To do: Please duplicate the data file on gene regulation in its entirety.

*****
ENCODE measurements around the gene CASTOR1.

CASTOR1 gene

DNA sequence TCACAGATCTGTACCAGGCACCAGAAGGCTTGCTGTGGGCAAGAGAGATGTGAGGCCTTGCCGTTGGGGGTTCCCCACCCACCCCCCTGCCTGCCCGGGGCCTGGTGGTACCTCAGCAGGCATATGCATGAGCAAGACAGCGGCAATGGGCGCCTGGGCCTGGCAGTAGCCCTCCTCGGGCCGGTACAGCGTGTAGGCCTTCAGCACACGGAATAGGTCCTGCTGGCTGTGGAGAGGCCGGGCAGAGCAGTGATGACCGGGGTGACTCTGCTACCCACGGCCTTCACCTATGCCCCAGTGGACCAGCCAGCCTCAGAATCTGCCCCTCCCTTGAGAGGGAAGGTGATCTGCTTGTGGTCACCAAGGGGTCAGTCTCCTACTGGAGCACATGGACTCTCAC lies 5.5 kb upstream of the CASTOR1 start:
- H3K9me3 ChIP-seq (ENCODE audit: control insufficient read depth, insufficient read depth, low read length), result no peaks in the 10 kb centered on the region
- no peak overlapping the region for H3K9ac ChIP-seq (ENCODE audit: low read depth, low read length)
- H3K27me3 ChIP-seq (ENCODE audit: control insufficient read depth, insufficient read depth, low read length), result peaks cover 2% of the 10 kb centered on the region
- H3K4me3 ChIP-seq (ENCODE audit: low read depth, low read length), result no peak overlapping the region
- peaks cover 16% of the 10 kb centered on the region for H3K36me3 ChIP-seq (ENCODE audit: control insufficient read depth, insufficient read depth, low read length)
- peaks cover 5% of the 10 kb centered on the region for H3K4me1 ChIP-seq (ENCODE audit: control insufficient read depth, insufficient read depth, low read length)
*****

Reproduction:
ENCODE measurements around the gene CASTOR1.

CASTOR1 gene

DNA sequence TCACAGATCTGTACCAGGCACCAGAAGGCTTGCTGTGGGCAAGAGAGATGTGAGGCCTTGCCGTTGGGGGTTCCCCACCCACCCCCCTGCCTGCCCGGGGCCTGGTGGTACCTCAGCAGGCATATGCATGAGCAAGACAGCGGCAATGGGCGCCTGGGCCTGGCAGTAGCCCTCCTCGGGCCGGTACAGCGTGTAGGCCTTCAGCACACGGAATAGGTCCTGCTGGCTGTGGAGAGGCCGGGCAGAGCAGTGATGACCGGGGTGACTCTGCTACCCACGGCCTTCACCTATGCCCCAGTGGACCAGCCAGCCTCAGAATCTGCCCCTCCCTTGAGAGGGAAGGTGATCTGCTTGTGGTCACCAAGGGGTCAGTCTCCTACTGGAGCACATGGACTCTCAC lies 5.5 kb upstream of the CASTOR1 start:
- H3K9me3 ChIP-seq (ENCODE audit: control insufficient read depth, insufficient read depth, low read length), result no peaks in the 10 kb centered on the region
- no peak overlapping the region for H3K9ac ChIP-seq (ENCODE audit: low read depth, low read length)
- H3K27me3 ChIP-seq (ENCODE audit: control insufficient read depth, insufficient read depth, low read length), result peaks cover 2% of the 10 kb centered on the region
- H3K4me3 ChIP-seq (ENCODE audit: low read depth, low read length), result no peak overlapping the region
- peaks cover 16% of the 10 kb centered on the region for H3K36me3 ChIP-seq (ENCODE audit: control insufficient read depth, insufficient read depth, low read length)
- peaks cover 5% of the 10 kb centered on the region for H3K4me1 ChIP-seq (ENCODE audit: control insufficient read depth, insufficient read depth, low read length)